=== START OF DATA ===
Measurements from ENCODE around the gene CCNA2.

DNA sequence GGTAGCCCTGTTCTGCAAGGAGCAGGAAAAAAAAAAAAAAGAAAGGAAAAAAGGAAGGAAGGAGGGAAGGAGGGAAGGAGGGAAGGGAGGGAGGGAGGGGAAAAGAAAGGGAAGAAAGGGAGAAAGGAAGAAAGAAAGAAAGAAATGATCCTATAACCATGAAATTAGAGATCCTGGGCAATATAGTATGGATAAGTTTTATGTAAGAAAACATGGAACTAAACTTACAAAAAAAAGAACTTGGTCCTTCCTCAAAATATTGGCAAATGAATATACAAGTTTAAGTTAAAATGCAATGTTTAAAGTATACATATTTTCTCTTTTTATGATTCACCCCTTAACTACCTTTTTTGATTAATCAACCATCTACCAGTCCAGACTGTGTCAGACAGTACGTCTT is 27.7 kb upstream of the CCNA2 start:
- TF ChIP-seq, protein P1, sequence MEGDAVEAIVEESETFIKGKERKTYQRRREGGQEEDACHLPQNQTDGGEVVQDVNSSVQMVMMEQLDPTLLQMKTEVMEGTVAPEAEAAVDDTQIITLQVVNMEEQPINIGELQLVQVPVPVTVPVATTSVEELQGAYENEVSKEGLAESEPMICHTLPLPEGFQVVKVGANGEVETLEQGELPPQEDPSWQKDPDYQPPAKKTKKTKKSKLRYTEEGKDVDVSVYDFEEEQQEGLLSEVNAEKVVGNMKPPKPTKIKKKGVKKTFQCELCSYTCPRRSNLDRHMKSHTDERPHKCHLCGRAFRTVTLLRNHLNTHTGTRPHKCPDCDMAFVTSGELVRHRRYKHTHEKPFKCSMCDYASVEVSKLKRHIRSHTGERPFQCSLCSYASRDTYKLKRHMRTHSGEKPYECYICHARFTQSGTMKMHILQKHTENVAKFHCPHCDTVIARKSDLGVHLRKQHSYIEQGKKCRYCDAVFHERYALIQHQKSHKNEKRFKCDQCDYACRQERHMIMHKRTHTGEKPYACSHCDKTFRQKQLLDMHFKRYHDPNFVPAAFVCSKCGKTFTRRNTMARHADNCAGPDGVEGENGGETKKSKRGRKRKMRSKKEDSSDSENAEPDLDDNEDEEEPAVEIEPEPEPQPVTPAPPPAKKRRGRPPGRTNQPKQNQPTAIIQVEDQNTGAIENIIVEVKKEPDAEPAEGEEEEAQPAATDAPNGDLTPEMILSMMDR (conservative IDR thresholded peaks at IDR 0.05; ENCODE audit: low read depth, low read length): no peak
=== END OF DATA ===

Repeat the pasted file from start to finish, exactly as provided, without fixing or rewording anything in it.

Measurements from ENCODE around the gene CCNA2.

DNA sequence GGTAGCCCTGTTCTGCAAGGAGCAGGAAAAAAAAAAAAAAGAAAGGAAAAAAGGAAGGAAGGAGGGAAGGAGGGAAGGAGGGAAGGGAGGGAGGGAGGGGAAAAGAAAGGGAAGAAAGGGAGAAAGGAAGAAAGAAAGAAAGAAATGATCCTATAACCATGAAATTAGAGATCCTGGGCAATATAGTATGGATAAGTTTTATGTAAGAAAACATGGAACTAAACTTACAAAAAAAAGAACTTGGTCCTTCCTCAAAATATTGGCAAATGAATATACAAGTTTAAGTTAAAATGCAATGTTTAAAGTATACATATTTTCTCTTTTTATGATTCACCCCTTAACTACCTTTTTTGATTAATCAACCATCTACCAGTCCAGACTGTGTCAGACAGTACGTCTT is 27.7 kb upstream of the CCNA2 start:
- TF ChIP-seq, protein P1, sequence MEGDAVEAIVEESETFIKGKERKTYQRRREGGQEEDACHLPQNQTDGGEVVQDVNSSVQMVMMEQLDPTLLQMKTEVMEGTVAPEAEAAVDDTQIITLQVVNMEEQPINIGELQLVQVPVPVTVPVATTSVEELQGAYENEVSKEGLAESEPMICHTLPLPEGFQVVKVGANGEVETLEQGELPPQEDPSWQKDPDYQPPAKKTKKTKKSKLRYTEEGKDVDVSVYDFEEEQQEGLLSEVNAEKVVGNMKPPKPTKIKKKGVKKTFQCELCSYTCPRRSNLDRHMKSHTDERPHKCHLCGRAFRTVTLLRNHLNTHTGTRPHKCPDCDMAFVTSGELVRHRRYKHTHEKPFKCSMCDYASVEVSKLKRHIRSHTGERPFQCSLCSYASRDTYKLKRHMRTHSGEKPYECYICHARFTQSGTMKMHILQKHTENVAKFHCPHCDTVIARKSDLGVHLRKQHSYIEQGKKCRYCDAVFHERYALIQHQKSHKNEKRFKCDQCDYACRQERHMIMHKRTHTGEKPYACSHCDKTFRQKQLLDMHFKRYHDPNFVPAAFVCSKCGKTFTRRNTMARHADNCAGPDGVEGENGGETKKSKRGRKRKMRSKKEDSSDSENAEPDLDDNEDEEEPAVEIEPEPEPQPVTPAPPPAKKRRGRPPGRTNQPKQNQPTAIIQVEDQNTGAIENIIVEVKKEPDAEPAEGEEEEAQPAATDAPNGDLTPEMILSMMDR (conservative IDR thresholded peaks at IDR 0.05; ENCODE audit: low read depth, low read length): no peak